A core of Trump's supporters clearly fit into the category of "deplorable".  For them, in my opinion, this was not about Making America Great Again, it was about Making America White (and Christian, macho, straight) again.  It was about a rise to power of the white dominant structure and a rebuke and refutation of the last five decades of moving the country to a greater tolerance and acceptance of every corner of our society.  Born out of fear that their privileged position, racial superiority and clearer relationship with God was being threatened by people different from them (different looking, different thinking, different acting), they invested that fear in Trump and, he, unfortunately played to it for his own self-aggrandizement and personal gain.

But to conclude that every voter for Trump fits that narrative continues our misunderstanding of how this happened in the first place. For many (and maybe even most) Trump voters, their vote was a last straw as it were; their vote was a protest that the powers that be - both public and private - had for too long ignored their plight.  Things the Democrats thought were important to the country, simply weren't that important to them.  Climate change, the shift of wealth to the one percent - those were too remote and conceptual to be threatening.  Jobs, paychecks, the future their kids might have, healthcare were the important things, and they simply did not make the connections the Democrats tried to make that all those things were linked to things the Democrats were bent on fixing.  What the Republicans and Trump in particular succeeded in doing was playing on fear - the fear of injustice and unfairness and of relevance and control, for these voters believed that it simply isn't fair that the country's scarce resources and attention is paid to illegal immigrants rather than them as citizens.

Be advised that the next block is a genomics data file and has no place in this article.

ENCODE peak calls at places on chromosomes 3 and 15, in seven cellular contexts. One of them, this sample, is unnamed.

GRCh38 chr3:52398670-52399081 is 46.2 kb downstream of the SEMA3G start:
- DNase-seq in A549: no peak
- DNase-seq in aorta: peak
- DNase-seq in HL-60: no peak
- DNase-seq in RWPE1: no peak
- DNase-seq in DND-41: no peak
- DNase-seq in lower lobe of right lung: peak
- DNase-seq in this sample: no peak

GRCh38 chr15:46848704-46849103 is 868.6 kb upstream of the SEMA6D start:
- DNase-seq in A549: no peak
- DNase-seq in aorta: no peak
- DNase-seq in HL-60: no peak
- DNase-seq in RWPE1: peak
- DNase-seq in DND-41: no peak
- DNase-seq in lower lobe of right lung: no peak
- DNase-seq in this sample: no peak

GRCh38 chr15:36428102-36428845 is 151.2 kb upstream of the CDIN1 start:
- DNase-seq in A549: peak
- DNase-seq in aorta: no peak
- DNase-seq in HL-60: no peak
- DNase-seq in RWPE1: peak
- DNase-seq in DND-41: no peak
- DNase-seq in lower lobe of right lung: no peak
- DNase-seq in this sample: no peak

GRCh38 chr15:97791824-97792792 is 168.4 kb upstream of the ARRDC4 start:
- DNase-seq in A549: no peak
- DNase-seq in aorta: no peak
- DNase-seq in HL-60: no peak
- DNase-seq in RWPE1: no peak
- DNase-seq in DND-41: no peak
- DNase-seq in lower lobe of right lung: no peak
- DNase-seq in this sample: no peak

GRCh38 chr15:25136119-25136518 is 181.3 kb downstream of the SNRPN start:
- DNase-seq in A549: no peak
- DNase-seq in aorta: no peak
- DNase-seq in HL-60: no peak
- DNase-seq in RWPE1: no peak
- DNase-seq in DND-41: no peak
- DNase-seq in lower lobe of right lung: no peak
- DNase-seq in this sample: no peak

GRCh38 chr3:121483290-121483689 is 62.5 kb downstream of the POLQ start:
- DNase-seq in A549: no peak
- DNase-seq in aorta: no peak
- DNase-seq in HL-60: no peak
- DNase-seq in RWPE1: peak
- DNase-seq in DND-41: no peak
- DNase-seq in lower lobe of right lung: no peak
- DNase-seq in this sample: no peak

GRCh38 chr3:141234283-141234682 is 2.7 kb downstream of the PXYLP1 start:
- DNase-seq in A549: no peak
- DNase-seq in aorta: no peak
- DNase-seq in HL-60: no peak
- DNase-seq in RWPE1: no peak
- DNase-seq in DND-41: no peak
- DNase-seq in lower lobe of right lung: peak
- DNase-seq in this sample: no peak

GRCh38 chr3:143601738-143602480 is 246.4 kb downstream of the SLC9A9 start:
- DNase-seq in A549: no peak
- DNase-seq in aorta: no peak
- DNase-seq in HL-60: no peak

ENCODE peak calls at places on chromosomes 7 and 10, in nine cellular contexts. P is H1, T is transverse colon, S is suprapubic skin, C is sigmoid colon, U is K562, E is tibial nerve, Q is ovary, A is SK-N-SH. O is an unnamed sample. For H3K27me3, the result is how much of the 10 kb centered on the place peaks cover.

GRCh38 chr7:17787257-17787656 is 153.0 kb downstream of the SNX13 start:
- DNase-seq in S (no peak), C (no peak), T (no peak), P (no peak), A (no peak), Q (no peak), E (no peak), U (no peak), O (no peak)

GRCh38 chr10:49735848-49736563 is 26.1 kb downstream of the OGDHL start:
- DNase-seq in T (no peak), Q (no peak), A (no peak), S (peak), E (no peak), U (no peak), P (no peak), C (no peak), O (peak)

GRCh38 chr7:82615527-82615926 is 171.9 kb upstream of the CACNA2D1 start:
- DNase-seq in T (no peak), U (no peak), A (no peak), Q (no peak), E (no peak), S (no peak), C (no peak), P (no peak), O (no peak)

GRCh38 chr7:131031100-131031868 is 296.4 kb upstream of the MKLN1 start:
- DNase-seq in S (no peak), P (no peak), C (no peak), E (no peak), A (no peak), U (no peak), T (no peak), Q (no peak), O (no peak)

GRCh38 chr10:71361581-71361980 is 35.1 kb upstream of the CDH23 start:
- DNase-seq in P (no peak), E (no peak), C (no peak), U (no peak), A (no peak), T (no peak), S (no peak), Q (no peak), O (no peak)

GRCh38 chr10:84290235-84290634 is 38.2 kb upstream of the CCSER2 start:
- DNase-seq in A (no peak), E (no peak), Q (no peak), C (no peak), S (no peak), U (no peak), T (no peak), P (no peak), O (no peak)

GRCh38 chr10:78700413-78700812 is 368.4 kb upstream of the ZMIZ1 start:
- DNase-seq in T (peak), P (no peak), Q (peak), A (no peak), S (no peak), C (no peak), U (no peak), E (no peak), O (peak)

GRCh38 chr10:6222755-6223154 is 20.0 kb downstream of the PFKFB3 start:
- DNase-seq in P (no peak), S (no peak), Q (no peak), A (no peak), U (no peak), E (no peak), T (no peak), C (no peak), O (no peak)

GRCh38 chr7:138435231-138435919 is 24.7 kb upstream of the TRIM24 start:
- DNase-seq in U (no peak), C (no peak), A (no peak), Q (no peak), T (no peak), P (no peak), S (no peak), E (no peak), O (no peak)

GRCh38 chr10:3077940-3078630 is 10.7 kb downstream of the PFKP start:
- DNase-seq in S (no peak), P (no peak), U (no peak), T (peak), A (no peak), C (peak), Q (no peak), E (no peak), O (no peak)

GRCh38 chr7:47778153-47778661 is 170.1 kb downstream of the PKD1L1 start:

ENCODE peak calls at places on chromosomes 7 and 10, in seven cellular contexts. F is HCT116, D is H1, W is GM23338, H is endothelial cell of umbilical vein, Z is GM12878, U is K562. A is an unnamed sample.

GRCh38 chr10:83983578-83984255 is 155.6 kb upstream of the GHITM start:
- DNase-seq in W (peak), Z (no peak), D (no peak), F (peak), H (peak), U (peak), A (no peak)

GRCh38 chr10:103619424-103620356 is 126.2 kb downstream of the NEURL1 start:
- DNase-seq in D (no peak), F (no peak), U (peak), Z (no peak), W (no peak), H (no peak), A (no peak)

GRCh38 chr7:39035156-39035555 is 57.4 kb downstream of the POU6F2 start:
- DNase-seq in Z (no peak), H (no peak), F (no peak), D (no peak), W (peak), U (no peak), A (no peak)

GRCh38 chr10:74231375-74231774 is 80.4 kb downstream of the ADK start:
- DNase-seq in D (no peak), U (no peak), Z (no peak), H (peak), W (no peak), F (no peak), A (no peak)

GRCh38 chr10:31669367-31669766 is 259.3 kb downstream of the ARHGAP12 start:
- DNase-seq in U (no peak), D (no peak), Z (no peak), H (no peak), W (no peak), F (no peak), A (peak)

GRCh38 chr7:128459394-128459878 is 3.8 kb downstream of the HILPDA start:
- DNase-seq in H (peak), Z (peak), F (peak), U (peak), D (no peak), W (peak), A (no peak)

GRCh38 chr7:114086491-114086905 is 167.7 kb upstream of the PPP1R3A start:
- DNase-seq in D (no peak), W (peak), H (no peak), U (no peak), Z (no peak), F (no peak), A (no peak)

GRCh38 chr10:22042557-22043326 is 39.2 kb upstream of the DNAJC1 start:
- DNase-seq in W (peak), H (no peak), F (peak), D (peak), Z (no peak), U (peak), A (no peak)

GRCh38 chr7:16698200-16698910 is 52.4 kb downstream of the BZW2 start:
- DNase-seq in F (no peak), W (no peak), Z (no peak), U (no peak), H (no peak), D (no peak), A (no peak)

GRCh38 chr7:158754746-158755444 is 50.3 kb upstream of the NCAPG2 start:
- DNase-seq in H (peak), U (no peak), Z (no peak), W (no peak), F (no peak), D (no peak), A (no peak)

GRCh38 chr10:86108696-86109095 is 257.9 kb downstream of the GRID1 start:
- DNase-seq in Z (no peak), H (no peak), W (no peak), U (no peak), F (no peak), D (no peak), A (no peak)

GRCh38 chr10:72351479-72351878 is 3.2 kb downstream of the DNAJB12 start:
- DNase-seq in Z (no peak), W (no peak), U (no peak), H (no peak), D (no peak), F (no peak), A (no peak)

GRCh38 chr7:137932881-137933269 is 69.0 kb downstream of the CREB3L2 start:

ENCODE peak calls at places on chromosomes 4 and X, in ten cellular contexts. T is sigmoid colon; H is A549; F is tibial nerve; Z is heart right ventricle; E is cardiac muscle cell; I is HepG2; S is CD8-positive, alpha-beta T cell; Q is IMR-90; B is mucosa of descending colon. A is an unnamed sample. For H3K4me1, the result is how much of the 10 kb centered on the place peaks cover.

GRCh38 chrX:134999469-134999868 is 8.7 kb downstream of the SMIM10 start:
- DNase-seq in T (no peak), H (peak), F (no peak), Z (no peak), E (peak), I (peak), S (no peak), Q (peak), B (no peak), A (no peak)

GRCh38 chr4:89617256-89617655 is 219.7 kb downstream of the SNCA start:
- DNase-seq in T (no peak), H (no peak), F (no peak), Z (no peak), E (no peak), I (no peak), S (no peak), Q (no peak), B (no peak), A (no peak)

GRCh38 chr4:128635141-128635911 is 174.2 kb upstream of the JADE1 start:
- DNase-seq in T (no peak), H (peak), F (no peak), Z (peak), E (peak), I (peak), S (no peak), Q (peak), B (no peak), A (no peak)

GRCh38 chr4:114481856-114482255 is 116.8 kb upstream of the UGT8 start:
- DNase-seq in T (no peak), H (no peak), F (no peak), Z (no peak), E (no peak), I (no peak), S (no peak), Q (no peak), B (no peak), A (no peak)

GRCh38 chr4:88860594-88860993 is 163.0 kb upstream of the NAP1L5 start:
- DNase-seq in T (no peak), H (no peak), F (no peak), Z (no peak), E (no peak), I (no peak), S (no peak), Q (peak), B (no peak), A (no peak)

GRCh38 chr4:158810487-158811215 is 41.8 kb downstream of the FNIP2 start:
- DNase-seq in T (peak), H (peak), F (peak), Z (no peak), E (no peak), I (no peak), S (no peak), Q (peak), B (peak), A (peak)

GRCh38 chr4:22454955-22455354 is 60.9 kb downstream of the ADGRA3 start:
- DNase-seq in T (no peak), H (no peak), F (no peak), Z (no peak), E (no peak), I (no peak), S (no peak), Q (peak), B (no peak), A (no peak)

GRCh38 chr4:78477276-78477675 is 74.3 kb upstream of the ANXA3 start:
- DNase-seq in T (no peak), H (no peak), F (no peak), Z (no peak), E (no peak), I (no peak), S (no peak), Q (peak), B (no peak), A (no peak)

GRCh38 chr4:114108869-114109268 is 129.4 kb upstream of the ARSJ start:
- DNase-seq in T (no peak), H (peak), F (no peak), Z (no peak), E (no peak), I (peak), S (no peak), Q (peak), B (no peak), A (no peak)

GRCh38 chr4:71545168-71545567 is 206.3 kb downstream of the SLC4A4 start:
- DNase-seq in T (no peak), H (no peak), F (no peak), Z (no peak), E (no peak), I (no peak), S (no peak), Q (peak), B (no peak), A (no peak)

Americans like simple, direct answers to even complex issues.  They don't want to dig deep and analyze.  They want villains and heroes.  So Trump's promise to stop jobs from disappearing overseas hit the mark.  Never mind that the real reason jobs are disappearing in traditional corporate America isn't greedy unions, isn't flawed trade policies  - though that sounds right.  The real reason may have more to do with the pressure the hedge funds and private equity firms put on companies to squeeze out profits and cut expenses so as to enable the companies to buy back more stock, for that process instantly raises the stock prices and benefits the funds.

This group of Trump Americans don't believe themselves racist or homophobic or anti-semitic or even intolerant.  They genuinely believe they have gotten the short end of the stick from everybody and the only recourse they had was to vote for an outsider who seemingly sympathized with them and promised to do what they believed would help their plight:  refocus on Americans - from our immigrant policy to our policies on trade with China and the world.  This was about a universal value:  Self interest.

And very likely the biggest reason she lost, was that her campaign, and the Democrats, misread the sense of the rust belt, white middle class, for whom the election was both a protest and about their futures.  This group felt ignored, abandoned, isolated and that America was turning its back on them. Except for Trump, who seemed to understand their plight.  It was though he was saying, clumsily and inelegantly, what Bill Clinton had said in 1992:  "I feel your pain."  Hillary and the Dems simply didn't get that this large bloc of voters weren't really overtly racist, nor leaning supremacist bigots, but those who held their noses and voted for Trump because he promised to: 1) go after those who were sticking it to them (Wall Street); and 2) understood and gave voice to the resentment and fear in this group that the country (and Hillary) were focused on providing for the segment of the population whom the rust belters believed didn't play by the rules.  The welfare cheats, the illegal immigrants, the Wall Street crowd.